The Little Duckling Who Can't Swim

When I was younger, one of my many dreams that I have daydreamed about was to swim and compete worldwide in the Olympics. But as I grew older, I knew that dream would have been hard to become a reality.
     A lot of people don't know this, but I really have no idea how to swim.
     See, my mom and dad grew up in the countryside, where swimming wasn't an important skill,even though my mom moved into the city when she was nine. When they moved here, where I live currently, they had absolutely no idea that swimming was such an important skill.
     In fourth grade, my parents were scavenging across town to sign us up for swimming, and we ended up learning to float. I was absolutely no good at it. After the swimming program that we went to moved to the far side of town, my parents pulled us out of swimming. I was in fifth grade then.
     In sixth grade, I watched as everyone went diving on our field trip, while I stood at the three foot part of the pool.
     Then, during the summer before seventh grade, I went to my aunt's sister's swimming pool at her summer home in New York. One side was shallow. I had no idea that the other side of the pool was nine feet deep. I drowned (and got my aunt's sister's iPhone soaked). And although it was nice of my aunt's mom to say that she'd ask my parents to sign me and my brother up for swimming lessons, I was red with embarrassment.
     This June, I began to swim at the YMCA, taking lessons. And it turns out, that I swam better than I thought! But every once in awhile, I have those days where I just can't swim. Yesterday was one of those days.
     In class on Tuesday, we had to learn how to breathe better on our sides. I did as they told us, but I simply couldn't do it. In the middle of the pool, I kept on coughing and sputtering out the water. My two instructors kept on yelling at me to keep going. I swam and swam. Water kept on going into my eyes and hair was in my face. I wanted to cry. Horrible.
     The only person who cheered me up was a little boy who was about eight, with a creamish complexion and a face sprinkled with freckles. He was asking me a lot of silly questions, and I was laughing, because he reminded me of myself when I was younger-- curious with non-stop questions.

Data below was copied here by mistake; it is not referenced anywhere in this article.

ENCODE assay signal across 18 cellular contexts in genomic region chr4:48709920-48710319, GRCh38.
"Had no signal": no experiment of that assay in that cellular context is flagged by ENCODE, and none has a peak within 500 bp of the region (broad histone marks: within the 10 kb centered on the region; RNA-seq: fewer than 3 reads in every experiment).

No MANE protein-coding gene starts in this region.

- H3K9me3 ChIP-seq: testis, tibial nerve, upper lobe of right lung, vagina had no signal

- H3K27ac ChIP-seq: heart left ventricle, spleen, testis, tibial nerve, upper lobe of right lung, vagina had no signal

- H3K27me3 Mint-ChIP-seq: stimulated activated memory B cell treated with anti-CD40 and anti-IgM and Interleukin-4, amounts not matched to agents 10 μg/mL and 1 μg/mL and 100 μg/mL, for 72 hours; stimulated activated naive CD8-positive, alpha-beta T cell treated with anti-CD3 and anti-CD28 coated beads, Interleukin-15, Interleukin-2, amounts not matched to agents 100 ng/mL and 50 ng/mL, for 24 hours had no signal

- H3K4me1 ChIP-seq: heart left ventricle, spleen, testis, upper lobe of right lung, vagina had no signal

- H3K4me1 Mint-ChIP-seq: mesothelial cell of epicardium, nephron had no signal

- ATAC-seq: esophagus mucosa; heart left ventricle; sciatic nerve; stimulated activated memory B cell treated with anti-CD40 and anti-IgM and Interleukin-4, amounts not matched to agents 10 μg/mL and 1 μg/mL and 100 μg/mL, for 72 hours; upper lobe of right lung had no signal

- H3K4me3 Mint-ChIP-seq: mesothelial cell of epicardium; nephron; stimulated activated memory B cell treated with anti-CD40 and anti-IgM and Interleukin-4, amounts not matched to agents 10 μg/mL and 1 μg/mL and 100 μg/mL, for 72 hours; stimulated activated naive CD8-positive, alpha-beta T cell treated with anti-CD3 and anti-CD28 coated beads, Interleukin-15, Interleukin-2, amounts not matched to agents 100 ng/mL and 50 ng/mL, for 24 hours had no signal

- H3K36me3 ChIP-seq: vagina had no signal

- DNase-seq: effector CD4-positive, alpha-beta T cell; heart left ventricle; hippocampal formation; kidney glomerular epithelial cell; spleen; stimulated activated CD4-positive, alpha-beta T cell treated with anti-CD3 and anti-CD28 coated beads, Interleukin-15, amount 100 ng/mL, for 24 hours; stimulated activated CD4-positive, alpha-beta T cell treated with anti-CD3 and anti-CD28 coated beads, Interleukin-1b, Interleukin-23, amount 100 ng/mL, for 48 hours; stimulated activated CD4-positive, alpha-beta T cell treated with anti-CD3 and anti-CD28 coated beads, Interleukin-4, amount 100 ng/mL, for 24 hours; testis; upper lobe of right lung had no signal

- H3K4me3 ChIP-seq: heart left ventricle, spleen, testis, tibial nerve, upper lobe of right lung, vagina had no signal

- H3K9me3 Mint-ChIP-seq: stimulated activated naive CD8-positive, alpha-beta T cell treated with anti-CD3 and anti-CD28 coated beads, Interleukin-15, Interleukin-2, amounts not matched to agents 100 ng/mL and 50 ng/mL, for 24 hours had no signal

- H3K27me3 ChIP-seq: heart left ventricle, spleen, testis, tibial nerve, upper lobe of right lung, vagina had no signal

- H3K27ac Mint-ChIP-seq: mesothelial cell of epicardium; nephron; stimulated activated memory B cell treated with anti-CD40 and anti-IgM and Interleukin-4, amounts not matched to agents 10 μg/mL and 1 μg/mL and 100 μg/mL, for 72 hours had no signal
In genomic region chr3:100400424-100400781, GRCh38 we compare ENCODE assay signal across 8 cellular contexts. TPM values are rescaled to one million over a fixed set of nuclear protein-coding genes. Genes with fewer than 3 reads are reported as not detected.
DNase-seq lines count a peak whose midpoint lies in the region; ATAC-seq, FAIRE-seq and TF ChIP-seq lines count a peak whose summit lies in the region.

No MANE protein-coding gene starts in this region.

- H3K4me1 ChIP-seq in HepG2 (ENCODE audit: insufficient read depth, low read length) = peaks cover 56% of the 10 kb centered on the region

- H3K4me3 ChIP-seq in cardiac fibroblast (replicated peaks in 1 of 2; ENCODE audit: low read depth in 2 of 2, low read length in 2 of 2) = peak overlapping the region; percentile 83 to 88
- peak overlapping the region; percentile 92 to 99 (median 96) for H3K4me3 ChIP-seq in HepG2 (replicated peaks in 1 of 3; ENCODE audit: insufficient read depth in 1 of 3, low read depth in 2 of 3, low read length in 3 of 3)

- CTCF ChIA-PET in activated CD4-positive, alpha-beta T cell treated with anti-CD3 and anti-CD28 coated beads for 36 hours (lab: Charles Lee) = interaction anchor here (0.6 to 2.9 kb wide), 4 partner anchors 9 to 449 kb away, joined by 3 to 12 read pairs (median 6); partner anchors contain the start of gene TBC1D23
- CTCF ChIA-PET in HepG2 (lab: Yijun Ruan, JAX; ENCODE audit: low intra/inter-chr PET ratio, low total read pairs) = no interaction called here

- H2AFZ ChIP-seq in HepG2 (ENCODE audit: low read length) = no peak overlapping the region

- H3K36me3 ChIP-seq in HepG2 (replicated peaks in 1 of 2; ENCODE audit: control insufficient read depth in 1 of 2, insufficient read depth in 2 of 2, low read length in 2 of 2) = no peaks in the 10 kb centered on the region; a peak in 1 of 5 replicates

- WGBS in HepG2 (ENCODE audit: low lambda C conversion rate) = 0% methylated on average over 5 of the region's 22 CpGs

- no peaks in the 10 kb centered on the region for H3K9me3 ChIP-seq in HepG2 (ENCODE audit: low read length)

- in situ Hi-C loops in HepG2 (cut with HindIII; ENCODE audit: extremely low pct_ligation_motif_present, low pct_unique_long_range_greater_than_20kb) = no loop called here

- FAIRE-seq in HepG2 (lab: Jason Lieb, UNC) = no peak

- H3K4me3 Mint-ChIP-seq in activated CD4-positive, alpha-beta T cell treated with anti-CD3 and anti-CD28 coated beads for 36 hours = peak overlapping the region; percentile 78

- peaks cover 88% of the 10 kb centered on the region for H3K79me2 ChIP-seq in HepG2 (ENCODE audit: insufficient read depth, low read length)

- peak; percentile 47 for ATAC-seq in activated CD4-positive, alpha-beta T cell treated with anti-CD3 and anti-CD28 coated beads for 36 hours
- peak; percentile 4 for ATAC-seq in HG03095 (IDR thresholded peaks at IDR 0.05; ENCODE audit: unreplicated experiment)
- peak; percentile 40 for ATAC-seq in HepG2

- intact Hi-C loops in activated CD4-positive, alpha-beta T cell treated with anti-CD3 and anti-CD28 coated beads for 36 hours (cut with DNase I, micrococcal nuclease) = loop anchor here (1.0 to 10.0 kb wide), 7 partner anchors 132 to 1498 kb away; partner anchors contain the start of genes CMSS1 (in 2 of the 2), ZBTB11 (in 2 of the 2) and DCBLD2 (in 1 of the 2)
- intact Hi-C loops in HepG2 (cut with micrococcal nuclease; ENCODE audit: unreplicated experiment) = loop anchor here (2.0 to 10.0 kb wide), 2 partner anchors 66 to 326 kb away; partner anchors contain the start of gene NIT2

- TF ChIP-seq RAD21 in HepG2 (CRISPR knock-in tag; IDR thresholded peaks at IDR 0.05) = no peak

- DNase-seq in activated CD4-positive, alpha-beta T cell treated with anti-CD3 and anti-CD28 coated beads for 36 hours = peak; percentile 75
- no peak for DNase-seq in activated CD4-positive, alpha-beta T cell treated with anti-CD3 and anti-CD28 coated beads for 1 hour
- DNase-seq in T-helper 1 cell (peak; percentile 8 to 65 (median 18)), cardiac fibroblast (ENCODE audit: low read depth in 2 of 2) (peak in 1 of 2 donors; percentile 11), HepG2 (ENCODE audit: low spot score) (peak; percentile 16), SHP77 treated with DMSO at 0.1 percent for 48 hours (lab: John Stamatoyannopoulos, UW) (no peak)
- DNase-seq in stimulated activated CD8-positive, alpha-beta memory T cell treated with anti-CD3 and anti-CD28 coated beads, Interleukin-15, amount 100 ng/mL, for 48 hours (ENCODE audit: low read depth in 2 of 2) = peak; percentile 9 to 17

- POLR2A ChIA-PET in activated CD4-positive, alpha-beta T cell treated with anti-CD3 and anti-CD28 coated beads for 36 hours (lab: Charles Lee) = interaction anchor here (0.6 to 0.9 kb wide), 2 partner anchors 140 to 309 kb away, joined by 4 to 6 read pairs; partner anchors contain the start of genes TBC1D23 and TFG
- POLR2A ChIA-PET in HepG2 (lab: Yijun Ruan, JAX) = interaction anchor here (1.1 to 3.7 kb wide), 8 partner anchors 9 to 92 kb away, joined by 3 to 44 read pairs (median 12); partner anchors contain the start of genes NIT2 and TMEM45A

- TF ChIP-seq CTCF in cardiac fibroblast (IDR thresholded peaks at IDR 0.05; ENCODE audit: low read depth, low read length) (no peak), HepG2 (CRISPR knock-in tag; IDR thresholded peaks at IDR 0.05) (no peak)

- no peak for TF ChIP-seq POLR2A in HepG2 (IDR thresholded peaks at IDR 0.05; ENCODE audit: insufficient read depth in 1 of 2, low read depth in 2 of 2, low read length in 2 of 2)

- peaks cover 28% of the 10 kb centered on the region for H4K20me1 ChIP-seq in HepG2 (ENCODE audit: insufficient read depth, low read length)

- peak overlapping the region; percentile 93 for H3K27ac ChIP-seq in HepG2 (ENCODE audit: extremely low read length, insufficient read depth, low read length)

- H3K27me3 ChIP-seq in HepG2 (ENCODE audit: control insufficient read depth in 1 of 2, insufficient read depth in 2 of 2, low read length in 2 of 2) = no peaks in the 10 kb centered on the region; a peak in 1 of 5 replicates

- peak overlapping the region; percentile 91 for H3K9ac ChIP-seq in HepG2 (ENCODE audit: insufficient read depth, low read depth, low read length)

On the last few reps a lot of "What if?" questions went through my mind. What if I didn't pass? What if they put me back another level? What if they say that I swam horrible? Then, I was just laughing at myself. I always told everyone that to look at the bright side of things,to be optimistic. Why wasn't I listening to my own advice? Those last several yards I pushed myself hard.
      The coaches, at the end, just looked at me, and said,"You did better that last stretch. Good job." And on the inside, I was happy.
      And that day, I learned a lot of lessons:
      Stay optimistic.
      Heed your own advice.
      "What if?" questions can go both ways. You can think of them positively and negatively. But if you think negatively and putting yourself down, then you aren't going to do well. Instead, look at things positively and turn it into a goal. This really helps.
      Uh-oh. I have testing for swimming to see if I'm moving up a level or not. Wish me luck!


  1. Hi, I'm Emily. I'm a swimmer too, but I have been my whole life. I totally understand what you mean, I was at my grandparents house one summer with my cousins who couldn't swim very well and one of them drowned. My grandparents knew CPR and saved her, but I've it scared me. Even after the medics came.

    I've stuck with swimming for years now, it's getting harder now because I don't get along with my coach. I don't want to leave this team and my friends, but it's hard to enjoy staying. Thank you for the inspirational post!

  2. Good luck, by the way!!!! :D


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